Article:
The Bible tells us that after Moses received the Ten Commandments, he saw the people worshipping the Golden Calf, and broke the tablets. Now, being a sensible Jew, Moses had taken out a full warranty, so after paying a fifty shekel deductible, God gave him a new set of tablets. Eventually, Moses is instructed to put both sets of tablets in the Ark of the Covenant, so Indiana Jones could rescue it from the Nazis... (Not really.)
Now, the Rabbis of the Talmud learn a really cool lesson from this. "Be careful to respect a Torah scholar, who has forgotten his learning, since the whole tablets AND the broken tablets, both rest in the
I was reminded of this idea, when I reflected on what Sharon and Judy say about each other. They each are very particular about respecting those, who because of age or ability, are sometimes themselves forgotten. Listen to
Judy insists that if anyone is to be praised in this regard, it is Sharon: "Sharon cared and treasured all. Even if it was a mouse that we just could not allow to roam free in the house, she buried it as she does all of the Lord’s creatures and offered a blessing. When I think of these times, I fill with tears of love. This was carried into her work with her patients. As a speech language pathologist, she worked exclusively with older patients. She was dedicated to helping them find ways to communicate. I still hear her saying, 'I know that she is in there. I have to find a way to get in there and help her get out.'"
There is however another broader understanding of this idea of the whole tablets and the broken tablets both being important, that Sharon and Judy talk about and embody. They both understand deeply as individuals and as a couple, that life is a journey, where there are whole tablets and broken tablets along the way, and that true love is about treasuring both. As Sharon says: Thirty years ago, we met as two individuals.... each bringing a set of life experiences, joys, disappointments... talents and skills. Over the years we have blended all those ingredients and created a new shared set of life experiences. Together we have shared life cycles, as any other couple does... we have endured the heartache over the death of loved ones... parents and younger ones taken too soon... together, we’ve cried at the weddings of our nieces and rejoiced when a new baby was born into our family. We have enjoyed the acceptance of our relationship by loved ones from both families."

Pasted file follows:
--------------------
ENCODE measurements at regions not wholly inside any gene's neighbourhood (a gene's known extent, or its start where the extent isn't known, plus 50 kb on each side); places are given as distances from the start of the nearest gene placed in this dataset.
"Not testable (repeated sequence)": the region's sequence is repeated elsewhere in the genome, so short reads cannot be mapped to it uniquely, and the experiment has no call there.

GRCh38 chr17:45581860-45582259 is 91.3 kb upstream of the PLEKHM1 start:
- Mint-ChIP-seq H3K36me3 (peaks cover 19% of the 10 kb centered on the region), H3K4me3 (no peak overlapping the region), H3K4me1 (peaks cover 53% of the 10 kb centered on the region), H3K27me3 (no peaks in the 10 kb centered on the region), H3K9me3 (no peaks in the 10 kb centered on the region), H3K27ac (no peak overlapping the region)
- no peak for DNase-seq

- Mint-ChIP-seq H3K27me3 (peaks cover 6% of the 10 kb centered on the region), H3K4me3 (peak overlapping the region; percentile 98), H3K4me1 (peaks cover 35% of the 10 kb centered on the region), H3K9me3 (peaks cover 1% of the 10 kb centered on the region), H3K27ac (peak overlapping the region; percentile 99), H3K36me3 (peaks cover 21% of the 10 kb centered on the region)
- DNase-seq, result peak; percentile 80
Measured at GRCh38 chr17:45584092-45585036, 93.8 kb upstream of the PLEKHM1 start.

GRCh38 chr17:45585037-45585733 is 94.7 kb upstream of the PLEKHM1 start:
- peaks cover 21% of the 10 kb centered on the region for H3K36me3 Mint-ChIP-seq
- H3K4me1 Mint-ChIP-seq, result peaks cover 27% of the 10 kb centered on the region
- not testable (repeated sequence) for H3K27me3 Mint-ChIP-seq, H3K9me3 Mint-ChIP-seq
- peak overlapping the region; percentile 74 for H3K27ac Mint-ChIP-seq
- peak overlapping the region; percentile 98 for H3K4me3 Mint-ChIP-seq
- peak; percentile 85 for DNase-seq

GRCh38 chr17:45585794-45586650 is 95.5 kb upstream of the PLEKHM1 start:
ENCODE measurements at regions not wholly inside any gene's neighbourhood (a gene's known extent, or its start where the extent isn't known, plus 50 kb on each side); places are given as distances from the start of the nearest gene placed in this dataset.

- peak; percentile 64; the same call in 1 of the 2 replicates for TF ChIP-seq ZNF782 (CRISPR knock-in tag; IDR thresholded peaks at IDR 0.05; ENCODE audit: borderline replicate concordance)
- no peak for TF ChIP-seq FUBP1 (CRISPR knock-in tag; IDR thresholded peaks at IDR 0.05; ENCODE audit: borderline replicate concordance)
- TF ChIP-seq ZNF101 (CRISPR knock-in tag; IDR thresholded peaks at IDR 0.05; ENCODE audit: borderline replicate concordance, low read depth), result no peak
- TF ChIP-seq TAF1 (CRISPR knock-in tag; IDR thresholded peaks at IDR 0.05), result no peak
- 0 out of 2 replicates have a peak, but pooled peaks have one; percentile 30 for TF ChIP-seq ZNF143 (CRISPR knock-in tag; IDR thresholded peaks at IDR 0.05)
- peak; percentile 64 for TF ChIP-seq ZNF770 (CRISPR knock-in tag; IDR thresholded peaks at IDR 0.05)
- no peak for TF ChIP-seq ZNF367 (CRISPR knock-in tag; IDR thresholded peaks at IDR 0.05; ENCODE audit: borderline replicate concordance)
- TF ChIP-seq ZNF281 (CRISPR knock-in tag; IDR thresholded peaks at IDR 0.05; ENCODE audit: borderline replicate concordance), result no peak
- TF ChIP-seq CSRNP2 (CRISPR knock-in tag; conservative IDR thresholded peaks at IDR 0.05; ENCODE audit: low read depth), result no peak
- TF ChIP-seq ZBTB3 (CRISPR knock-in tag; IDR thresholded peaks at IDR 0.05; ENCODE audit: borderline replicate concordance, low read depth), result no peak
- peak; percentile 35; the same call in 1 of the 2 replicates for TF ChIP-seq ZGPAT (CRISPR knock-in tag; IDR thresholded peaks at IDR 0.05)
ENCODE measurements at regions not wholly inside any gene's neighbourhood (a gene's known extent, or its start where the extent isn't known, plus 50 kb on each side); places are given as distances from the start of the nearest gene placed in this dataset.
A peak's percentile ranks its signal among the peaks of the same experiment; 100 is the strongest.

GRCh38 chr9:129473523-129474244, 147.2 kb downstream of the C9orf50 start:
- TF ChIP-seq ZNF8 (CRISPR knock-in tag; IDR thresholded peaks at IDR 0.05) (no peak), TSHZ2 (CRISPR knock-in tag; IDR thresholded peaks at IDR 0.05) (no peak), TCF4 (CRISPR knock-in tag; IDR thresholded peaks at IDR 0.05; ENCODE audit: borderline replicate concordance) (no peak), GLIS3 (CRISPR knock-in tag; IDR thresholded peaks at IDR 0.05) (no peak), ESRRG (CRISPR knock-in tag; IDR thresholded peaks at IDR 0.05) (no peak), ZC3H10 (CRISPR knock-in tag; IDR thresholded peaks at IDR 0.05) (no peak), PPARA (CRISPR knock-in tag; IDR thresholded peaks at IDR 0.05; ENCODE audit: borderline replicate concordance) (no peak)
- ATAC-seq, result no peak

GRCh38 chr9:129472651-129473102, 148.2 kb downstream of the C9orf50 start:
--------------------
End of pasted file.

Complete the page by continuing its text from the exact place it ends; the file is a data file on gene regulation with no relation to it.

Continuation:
Judy reflects this too: "The Bronx, Mahopac, Mount Vernon, Manhattan, Madrid, Goshen, Connecticut and Albuquerque, New Mexico: all stops on the train of my life. The connection to New Mexico is the one that brings us to our celebration on July 12. My beshert and I have been together 30 years; as one can imagine we have shared both good times and difficult times. The 30 years have been a blessing, and though it would be hubris, it would be great to have an additional 30!"
There is one final way that Sharon and Judy's story, and the story of the two sets of tablets can inform what we celebrate here today. Liberal Judaism holds that though we treasure and value our ancient traditions, we shouldn't stick to each and every one of them. Sometimes, if a tradition is out of date and categorically wrong - for example the tradition of only heterosexuals being allowed marry - then we need to break it. We need to break it, set it aside, and carve a new fresh more inclusive tradition. God wasn't afraid to do that, and nor should we be, in our religious traditions and in our civil laws.